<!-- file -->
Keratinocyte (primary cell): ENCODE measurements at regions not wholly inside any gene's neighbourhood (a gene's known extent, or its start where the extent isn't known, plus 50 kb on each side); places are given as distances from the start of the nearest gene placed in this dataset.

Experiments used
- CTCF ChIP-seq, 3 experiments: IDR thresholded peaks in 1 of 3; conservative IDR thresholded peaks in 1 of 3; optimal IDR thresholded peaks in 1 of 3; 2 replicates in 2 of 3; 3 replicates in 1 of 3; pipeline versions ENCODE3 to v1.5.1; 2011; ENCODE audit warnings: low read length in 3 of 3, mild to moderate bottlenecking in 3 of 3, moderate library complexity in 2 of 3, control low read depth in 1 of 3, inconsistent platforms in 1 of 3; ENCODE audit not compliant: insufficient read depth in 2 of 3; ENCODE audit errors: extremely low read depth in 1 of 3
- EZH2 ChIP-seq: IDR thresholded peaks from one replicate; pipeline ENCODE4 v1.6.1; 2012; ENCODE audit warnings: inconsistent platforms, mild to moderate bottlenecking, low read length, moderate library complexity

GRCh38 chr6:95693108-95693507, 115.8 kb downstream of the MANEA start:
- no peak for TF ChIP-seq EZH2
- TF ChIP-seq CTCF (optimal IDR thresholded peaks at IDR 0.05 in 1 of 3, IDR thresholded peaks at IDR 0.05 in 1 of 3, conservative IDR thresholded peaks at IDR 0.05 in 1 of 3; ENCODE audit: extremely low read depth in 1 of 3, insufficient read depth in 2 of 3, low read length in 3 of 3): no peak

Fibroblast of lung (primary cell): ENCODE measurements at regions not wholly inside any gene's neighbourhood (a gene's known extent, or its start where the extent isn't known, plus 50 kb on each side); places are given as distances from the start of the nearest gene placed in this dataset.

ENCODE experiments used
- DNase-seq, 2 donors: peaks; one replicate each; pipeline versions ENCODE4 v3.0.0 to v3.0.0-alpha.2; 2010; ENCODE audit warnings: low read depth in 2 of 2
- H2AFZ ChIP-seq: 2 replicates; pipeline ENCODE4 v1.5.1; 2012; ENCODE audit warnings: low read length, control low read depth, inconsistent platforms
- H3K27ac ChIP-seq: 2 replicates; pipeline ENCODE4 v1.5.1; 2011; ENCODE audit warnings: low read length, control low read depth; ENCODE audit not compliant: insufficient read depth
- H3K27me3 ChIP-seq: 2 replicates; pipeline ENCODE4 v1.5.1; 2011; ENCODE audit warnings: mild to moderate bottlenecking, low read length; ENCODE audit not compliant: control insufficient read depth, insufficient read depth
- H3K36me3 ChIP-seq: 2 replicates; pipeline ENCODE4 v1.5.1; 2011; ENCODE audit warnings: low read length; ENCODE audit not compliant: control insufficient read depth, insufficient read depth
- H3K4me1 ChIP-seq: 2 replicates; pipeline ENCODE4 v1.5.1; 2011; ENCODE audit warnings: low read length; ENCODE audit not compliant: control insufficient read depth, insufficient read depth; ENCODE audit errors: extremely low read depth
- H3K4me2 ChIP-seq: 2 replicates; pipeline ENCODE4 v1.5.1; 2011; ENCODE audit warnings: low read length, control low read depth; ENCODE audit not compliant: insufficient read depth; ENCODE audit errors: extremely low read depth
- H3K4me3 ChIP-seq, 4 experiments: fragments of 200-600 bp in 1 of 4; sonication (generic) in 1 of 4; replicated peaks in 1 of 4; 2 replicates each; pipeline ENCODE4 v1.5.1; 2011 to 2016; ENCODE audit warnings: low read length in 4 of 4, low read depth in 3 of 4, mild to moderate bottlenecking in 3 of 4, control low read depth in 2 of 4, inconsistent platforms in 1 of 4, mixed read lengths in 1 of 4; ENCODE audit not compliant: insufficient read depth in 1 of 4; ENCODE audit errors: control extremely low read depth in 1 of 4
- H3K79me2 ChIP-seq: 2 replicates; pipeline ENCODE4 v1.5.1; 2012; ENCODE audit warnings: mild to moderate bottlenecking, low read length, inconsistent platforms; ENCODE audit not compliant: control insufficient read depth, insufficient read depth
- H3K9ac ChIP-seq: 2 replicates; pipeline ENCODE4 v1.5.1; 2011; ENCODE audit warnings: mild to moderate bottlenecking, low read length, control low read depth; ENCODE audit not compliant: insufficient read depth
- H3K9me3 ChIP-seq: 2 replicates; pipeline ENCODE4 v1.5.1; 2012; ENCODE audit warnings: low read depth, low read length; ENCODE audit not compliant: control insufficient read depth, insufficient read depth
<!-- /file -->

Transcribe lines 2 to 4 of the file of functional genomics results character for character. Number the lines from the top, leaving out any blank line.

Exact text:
Experiments used
- CTCF ChIP-seq, 3 experiments: IDR thresholded peaks in 1 of 3; conservative IDR thresholded peaks in 1 of 3; optimal IDR thresholded peaks in 1 of 3; 2 replicates in 2 of 3; 3 replicates in 1 of 3; pipeline versions ENCODE3 to v1.5.1; 2011; ENCODE audit warnings: low read length in 3 of 3, mild to moderate bottlenecking in 3 of 3, moderate library complexity in 2 of 3, control low read depth in 1 of 3, inconsistent platforms in 1 of 3; ENCODE audit not compliant: insufficient read depth in 2 of 3; ENCODE audit errors: extremely low read depth in 1 of 3
- EZH2 ChIP-seq: IDR thresholded peaks from one replicate; pipeline ENCODE4 v1.6.1; 2012; ENCODE audit warnings: inconsistent platforms, mild to moderate bottlenecking, low read length, moderate library complexity